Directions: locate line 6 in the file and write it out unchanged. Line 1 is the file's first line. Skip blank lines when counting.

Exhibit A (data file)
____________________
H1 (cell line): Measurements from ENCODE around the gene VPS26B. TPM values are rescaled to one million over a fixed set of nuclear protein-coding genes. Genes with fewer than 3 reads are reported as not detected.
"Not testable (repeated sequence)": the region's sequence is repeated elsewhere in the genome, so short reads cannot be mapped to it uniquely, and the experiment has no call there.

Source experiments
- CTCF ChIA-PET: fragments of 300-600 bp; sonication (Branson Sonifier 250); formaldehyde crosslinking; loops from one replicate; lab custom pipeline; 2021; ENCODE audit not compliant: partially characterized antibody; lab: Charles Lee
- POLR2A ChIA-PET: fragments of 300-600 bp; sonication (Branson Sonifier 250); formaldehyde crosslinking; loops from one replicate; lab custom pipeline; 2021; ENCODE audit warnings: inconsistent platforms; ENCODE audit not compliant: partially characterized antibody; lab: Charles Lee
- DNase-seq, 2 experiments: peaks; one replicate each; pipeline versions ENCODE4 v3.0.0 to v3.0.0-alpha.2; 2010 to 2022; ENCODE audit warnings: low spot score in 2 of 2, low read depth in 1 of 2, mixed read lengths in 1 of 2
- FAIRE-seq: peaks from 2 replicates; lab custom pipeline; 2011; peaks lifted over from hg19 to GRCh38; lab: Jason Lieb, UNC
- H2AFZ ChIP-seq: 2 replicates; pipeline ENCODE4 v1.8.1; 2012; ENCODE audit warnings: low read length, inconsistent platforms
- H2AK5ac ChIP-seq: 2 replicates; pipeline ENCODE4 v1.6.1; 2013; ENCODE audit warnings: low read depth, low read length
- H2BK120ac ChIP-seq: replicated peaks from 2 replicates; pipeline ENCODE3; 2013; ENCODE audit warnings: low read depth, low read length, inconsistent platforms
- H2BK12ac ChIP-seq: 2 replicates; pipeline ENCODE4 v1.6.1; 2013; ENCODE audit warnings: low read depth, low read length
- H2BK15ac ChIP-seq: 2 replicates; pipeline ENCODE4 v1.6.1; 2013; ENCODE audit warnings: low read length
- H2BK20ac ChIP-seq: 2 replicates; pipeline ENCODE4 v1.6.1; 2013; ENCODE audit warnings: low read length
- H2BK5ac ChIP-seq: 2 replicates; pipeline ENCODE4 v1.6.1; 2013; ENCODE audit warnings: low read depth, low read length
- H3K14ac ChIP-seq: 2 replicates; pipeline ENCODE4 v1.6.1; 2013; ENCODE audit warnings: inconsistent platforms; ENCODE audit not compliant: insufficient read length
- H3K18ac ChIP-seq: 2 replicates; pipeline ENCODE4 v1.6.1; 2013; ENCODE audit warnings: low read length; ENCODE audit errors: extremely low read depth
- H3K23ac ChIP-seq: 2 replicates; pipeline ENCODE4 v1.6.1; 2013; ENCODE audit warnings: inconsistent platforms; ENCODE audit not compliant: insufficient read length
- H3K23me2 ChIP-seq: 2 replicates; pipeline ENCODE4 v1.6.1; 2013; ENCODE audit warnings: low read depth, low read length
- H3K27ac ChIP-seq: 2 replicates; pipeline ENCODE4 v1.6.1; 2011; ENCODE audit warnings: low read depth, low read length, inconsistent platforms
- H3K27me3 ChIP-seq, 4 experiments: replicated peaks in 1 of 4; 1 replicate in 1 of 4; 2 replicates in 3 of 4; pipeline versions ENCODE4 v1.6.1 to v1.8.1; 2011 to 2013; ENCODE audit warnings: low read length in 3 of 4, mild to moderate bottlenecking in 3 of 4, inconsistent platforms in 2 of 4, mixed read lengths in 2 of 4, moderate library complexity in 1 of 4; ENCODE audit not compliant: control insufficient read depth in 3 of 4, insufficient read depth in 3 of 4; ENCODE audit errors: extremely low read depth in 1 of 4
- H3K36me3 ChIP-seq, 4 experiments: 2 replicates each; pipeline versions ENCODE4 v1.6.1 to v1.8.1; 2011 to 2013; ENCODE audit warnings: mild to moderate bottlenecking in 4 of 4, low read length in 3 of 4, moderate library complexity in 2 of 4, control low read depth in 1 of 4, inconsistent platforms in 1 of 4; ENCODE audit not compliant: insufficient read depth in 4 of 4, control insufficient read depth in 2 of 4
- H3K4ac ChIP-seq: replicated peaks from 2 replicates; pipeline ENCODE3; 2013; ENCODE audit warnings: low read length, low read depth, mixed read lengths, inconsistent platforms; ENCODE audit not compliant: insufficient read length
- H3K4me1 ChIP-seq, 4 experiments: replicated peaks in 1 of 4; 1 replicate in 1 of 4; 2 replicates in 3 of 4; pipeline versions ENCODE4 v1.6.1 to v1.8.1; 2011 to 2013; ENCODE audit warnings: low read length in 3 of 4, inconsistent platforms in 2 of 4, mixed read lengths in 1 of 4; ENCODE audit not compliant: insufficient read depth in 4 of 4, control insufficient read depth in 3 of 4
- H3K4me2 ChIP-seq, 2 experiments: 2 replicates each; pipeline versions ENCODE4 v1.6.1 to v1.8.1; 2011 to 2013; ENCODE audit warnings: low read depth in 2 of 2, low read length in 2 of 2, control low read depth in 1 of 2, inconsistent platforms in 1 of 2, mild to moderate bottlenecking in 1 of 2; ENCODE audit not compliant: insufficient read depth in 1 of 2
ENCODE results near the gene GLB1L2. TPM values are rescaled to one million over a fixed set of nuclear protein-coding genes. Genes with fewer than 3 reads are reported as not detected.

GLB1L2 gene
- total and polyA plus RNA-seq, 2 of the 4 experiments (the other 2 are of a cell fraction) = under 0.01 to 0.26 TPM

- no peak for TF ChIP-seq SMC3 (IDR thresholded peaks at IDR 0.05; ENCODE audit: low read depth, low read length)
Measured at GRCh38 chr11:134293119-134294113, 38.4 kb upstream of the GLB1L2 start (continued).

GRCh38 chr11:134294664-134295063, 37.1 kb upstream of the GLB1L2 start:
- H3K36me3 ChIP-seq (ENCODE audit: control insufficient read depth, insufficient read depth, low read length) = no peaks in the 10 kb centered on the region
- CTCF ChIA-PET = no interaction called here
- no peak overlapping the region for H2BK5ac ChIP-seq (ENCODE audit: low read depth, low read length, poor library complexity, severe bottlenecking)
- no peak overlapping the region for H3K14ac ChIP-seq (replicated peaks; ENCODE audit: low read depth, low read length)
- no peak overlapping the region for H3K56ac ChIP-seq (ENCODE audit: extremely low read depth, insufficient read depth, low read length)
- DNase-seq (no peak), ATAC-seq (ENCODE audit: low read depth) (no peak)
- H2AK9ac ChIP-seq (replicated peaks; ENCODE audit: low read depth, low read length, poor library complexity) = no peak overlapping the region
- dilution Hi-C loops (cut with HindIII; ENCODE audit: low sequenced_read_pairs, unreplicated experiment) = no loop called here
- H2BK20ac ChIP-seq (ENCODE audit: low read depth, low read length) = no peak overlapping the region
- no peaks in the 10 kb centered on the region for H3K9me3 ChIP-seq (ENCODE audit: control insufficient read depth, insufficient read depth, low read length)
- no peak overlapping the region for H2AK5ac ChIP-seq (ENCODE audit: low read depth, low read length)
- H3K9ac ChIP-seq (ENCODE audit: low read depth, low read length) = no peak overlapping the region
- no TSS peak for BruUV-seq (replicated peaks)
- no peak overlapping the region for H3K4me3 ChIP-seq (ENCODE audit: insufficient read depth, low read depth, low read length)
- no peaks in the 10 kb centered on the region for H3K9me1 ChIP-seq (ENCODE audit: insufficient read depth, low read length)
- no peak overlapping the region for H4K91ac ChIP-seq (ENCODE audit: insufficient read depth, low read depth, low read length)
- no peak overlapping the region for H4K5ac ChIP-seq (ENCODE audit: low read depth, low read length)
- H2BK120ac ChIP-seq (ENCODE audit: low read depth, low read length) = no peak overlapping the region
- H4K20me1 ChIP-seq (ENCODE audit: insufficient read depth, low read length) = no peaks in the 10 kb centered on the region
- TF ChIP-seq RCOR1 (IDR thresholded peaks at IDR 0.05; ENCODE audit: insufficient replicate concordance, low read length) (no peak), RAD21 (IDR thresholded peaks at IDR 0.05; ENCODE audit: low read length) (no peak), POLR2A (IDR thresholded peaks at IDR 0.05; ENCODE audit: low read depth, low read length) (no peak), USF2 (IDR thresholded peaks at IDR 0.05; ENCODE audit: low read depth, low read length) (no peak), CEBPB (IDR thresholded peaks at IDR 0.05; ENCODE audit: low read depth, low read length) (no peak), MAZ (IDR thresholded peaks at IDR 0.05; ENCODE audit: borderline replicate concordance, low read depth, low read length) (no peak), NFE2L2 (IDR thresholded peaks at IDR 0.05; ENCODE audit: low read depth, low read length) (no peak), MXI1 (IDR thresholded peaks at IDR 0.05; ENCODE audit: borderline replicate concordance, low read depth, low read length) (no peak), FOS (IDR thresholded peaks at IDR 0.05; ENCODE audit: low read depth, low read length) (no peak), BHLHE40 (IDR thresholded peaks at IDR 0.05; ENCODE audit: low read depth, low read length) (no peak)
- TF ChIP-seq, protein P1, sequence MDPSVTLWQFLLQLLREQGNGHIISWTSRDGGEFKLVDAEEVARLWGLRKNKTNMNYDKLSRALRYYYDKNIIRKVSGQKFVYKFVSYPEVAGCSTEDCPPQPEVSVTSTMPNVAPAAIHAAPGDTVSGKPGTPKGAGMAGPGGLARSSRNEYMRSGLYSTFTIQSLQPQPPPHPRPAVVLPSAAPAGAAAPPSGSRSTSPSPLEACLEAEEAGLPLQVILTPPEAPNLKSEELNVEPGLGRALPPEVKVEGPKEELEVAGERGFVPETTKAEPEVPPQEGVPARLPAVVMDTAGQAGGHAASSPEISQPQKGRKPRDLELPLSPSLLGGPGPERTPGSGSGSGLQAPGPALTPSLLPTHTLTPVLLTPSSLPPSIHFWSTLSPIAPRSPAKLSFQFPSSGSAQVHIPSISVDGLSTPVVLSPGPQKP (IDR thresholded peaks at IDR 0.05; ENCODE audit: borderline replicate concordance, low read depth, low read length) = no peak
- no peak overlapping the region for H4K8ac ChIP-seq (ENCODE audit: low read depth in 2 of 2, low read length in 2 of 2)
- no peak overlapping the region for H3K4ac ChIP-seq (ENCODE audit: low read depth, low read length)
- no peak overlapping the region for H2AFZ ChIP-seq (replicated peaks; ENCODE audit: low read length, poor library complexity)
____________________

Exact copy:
- DNase-seq, 2 experiments: peaks; one replicate each; pipeline versions ENCODE4 v3.0.0 to v3.0.0-alpha.2; 2010 to 2022; ENCODE audit warnings: low spot score in 2 of 2, low read depth in 1 of 2, mixed read lengths in 1 of 2